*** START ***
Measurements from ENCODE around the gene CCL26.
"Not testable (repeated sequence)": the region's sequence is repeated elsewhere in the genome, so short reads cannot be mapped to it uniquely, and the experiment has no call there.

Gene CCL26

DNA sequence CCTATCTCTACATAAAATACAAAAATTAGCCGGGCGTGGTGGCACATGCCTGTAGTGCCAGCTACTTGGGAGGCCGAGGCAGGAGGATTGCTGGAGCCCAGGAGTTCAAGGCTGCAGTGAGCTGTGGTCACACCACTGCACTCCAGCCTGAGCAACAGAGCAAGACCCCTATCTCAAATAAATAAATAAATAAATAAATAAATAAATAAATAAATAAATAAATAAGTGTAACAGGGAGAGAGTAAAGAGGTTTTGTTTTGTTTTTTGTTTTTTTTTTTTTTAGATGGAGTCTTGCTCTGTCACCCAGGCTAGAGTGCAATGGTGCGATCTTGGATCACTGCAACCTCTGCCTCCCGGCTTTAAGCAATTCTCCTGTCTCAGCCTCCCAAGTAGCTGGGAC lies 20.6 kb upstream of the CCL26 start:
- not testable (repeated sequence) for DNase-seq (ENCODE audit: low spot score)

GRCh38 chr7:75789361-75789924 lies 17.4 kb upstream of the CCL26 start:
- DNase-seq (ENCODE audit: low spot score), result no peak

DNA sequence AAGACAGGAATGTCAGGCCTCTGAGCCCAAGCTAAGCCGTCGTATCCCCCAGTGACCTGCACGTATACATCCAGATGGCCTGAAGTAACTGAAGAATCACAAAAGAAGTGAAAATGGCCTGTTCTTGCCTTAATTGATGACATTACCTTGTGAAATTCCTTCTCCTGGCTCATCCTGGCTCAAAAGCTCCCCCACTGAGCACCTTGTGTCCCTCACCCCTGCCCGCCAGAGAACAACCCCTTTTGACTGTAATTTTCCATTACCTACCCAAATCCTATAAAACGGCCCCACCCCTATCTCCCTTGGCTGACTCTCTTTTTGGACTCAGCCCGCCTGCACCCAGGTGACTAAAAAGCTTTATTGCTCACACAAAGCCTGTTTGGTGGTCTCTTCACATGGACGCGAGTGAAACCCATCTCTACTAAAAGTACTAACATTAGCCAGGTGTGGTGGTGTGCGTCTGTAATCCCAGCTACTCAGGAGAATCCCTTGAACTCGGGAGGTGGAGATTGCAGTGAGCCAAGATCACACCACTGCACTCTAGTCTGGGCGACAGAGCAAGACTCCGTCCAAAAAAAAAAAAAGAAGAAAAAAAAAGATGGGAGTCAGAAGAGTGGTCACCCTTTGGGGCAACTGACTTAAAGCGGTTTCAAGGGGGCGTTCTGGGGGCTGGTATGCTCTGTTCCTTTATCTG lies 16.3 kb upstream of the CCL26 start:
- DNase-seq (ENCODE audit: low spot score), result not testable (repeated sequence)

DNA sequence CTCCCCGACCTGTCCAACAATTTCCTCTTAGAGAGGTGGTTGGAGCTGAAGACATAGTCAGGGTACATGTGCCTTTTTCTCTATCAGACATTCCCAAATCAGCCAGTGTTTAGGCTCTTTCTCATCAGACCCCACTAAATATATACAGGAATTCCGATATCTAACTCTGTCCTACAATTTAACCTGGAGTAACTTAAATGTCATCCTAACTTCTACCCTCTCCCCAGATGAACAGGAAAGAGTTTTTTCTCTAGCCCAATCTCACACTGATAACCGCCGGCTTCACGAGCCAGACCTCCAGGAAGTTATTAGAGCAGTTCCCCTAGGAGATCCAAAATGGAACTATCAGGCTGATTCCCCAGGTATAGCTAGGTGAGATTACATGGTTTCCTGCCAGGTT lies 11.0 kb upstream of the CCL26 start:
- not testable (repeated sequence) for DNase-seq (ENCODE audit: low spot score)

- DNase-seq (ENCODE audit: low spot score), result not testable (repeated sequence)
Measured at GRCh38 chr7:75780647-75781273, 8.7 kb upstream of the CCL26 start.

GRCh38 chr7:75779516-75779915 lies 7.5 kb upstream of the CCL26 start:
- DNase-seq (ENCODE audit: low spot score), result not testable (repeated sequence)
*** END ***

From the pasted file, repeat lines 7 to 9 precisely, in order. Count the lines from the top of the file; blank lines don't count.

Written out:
- DNase-seq (ENCODE audit: low spot score), result no peak

DNA sequence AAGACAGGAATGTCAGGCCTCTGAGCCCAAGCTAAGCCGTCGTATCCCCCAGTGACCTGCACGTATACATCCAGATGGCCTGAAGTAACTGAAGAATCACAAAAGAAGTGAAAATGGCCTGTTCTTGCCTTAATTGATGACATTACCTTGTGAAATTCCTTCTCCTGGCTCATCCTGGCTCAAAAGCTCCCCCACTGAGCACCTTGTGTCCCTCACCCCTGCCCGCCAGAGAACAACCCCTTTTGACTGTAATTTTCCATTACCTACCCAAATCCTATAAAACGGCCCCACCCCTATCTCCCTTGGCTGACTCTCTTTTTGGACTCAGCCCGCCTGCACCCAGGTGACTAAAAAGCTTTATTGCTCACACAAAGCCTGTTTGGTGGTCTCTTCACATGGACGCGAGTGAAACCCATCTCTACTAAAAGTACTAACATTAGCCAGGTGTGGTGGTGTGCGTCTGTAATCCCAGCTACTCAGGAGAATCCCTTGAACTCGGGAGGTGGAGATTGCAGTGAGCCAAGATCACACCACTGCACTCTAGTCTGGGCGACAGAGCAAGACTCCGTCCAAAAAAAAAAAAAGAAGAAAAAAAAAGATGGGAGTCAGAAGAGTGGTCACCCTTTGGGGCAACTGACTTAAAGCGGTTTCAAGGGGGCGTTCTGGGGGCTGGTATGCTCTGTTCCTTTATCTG lies 16.3 kb upstream of the CCL26 start:
- DNase-seq (ENCODE audit: low spot score), result not testable (repeated sequence)